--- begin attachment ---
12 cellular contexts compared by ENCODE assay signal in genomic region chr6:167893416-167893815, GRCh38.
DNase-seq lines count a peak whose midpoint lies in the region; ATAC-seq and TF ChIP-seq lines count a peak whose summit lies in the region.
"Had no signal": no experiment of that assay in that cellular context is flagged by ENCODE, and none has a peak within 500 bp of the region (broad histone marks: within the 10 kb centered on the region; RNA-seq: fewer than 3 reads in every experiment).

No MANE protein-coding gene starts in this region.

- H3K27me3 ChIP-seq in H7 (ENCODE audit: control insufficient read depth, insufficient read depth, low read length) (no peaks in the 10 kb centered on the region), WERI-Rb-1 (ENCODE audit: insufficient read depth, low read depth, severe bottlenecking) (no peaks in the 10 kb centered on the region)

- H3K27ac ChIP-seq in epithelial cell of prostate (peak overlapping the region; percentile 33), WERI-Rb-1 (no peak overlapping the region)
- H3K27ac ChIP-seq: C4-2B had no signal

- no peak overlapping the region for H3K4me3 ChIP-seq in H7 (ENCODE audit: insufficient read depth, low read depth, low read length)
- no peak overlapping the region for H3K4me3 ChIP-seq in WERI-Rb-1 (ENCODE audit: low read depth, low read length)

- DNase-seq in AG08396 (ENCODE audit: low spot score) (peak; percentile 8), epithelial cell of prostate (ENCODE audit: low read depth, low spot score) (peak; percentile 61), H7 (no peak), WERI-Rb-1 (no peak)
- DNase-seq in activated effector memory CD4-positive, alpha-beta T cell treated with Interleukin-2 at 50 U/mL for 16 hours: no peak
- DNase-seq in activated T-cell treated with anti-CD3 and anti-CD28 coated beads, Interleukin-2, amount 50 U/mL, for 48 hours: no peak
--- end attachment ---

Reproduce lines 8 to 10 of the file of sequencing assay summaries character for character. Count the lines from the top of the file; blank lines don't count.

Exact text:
- no peak overlapping the region for H3K4me3 ChIP-seq in H7 (ENCODE audit: insufficient read depth, low read depth, low read length)
- no peak overlapping the region for H3K4me3 ChIP-seq in WERI-Rb-1 (ENCODE audit: low read depth, low read length)

- DNase-seq in AG08396 (ENCODE audit: low spot score) (peak; percentile 8), epithelial cell of prostate (ENCODE audit: low read depth, low spot score) (peak; percentile 61), H7 (no peak), WERI-Rb-1 (no peak)